Posts Tagged ‘oscars’

Reflections on a Golden Gong

Monday, February 28th, 2011

If you had asked me a week before the Oscars if I thought James Franco would be a good host, I’d have given you a ‘maybe’. He can be funny, and he certainly seems confident, smart, and proud of what he does. If you had asked me again a day before the Oscars, after his prissy response to Ricky Gervais in which the actor lectured the comedian about what is or isn’t funny, and I’d have given a more confident answer. He was going to suck, because he thinks that his business is too important to be mocked, and the Oscars isn’t entertaining if it isn’t a roast.

It’s easy to joke that Franco looked stoned, but of course it isn’t a joke. With his eyes half closed and his face slack, he brought down the energy in the room every time he appeared, and that was a big room with a lot of uppers going on. Even when he strode on to the stage in Marilyn drag, it was more stunt than gag, with no payoff or punchline.

younghiposcarYounger, hipper Oscar

Anne Hathaway was better. She was by no means good, and I doubt she’ll ever be invited back. I thought she would be a total non-presence, but next to Franco’s sleepy stiffness she had a gushing affability, like this was the superest gymkhana that daddy had ever taken her to.

Every Oscars gets dubbed the worst Oscars ever, and it is hard to remember a good one, but no-one watches the Oscars because they expect the whole show to be good. It’s the moments that matter. What made this such a bad show was that it had so very few moments. Taken as a whole, the Oscars are never good. People speak fondly of the Billy Crystal years, but when Billy Crystal hosted I always felt like I was watching a daytime game show. Yet I admit that his brief appearance was one of the scant few highlights. Melissa Leo’s bad language was another. I’m struggling to name a third, as I found Kirk Douglas’s stroke-afflicted mumbling more frightening than charming.

None of the speeches stand out in my memory. Colin Firth’s speech was good for the first half hour, but it waned as the leaves turned. I would have enjoyed Aaron Sorkin’s speech more if he had delivered it while walking to and from the podium. Christian Bale’s speech ought to have been spectacularly mad, but in the end it was only remarkable because he forgot his wife’s name.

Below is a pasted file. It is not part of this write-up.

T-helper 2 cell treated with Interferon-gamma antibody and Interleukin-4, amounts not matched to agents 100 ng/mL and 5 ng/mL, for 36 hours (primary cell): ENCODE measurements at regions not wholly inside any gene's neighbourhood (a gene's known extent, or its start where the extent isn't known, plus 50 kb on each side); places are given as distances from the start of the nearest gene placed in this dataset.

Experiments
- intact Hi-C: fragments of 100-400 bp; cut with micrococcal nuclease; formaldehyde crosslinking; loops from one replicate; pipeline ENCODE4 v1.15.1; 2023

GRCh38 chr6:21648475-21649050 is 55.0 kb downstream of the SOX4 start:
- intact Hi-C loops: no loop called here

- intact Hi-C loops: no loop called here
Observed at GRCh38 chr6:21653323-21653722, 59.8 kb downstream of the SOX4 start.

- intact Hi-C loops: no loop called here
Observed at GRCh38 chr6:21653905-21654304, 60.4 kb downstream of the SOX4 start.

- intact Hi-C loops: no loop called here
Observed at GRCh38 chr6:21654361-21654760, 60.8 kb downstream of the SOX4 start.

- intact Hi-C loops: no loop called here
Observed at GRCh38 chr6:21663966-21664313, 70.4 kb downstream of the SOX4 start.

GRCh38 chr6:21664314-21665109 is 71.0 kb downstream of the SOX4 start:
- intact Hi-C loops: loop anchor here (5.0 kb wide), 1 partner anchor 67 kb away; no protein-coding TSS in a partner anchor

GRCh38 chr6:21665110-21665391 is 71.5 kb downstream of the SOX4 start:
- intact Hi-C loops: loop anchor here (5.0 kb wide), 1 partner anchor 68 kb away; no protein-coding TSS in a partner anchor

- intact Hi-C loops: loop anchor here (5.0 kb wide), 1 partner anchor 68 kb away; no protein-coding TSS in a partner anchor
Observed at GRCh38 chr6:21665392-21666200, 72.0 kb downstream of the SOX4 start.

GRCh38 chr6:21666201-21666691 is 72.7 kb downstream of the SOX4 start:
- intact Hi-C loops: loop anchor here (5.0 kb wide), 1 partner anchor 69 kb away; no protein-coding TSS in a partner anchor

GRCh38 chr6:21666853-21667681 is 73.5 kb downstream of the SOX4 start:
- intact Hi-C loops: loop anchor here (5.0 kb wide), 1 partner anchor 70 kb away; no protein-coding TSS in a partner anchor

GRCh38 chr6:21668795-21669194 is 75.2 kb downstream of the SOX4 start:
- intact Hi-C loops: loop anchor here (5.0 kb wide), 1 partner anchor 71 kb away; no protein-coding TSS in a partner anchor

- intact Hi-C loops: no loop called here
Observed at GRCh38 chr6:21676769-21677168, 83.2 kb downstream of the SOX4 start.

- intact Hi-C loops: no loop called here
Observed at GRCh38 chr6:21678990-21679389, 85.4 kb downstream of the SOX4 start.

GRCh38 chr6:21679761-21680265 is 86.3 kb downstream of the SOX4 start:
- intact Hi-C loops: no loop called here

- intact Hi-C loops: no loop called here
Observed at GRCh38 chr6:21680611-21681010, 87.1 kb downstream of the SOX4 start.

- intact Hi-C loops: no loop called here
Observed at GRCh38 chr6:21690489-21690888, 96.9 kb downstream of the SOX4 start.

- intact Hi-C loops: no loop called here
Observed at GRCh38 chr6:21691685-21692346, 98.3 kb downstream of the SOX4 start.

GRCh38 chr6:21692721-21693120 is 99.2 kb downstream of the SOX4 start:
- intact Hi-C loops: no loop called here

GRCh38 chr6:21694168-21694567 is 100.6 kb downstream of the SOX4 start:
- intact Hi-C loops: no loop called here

Lowlights were many, mostly in the form of the hosts’ strained attempts at banter, delivered with all the art and dexterity of a Slap Chop, but all their horrors paled next to the holographic ghost of Bob Hope, an exploitation of the dead that seemed to drag on much longer than the too-abrupt In Memoriam package.

Who should host the Oscars next year? The job usually goes to comedians - stand ups and talk show hosts. Hugh Jackman two years ago and Franco and Hathaway this year have been failed attempts to do something that’s both new yet conversely a little more ‘old Hollywood’. Last year’s Alec Baldwin/Steve Martin double act bridged the actor/comedian gap, but failed to live up to its promise. If an actor is picked again next year, it needs to be someone with enough wit and charm to win over audiences both in the theatre and at home, and preferably someone heavyweight, yet able to laugh at themselves. Robert Downey Jr, George Clooney and Kevin Spacey spring to mind.

If they go back to comedians, Tina Fey would be a laudable choice. Ricky Gervais would be too untamed, and the Oscars probably wouldn’t want the Globes’ cast-offs. Perhaps Ellen DeGeneres deserves a second chance, and Jimmy Fallon might deserve a first chance, except that he’s on the wrong network, which makes the most plausible contender for the job one Jimmy Kimmel.

On second thoughts, James Franco might do better next time, right?

Oh, Oscar!

Monday, February 23rd, 2009

The world’s most glamorous dog and pony show has come and gone for another year. Hugh Jackman was the host for the 81st Academy Awards, and if he seemed like an odd choice given the show’s tendency to favour comics and professional talkers in the role, all fears quickly faded the moment he sang the word ‘excrement’ into Kate Winslet’s face. The jokes were a little pantomime, the songs were a little ropy, but one thing Jackman has in spades is charm. The opening number also gave us Anne Hathaway as Richard Nixon, and the blissfully barefaced cheek of the ‘I haven’t seen The Reader’ song, which was the most brilliantly stage-managed snub I’ve ever seen.

I’m getting ahead of myself, of course. I haven’t talked about the red carpet, where all the buzz was about Brad and Ange - he looking immaculate, she looking a little vampiric. Not only did they give short shrift to Ryan Seacrest on E, they also breezed quickly past the fawning official Oscar broadcast. Brad and Ange don’t stop for anyone unless they’re holding fresh orphan.


Beyoncé came dressed as a lacquer vase. Jessica Biel forgot to take the napkin out of her dress after dinner. Tilda Swinton wore a bizaare dress with a golden top half and a black bottom half. True fact - if you tipped her upside down she became Cate Blanchett.


Kate Winslet’s two-face dress aptly had me in two minds. I think I liked the steely retro Tamara de Lempicka-flavoured under-dress more than I liked the Spanish widow over-dress, but I think she carried it off well.

The stars of High School Musical and Hannah Montana were all there, of course. Good to see the Mario Lopezes and Elizabeth Berkleys of tomorrow out in force and getting their due recognition. I’m only sorry that there was no sign of Lizzie McGuire or the Jonas Brothers.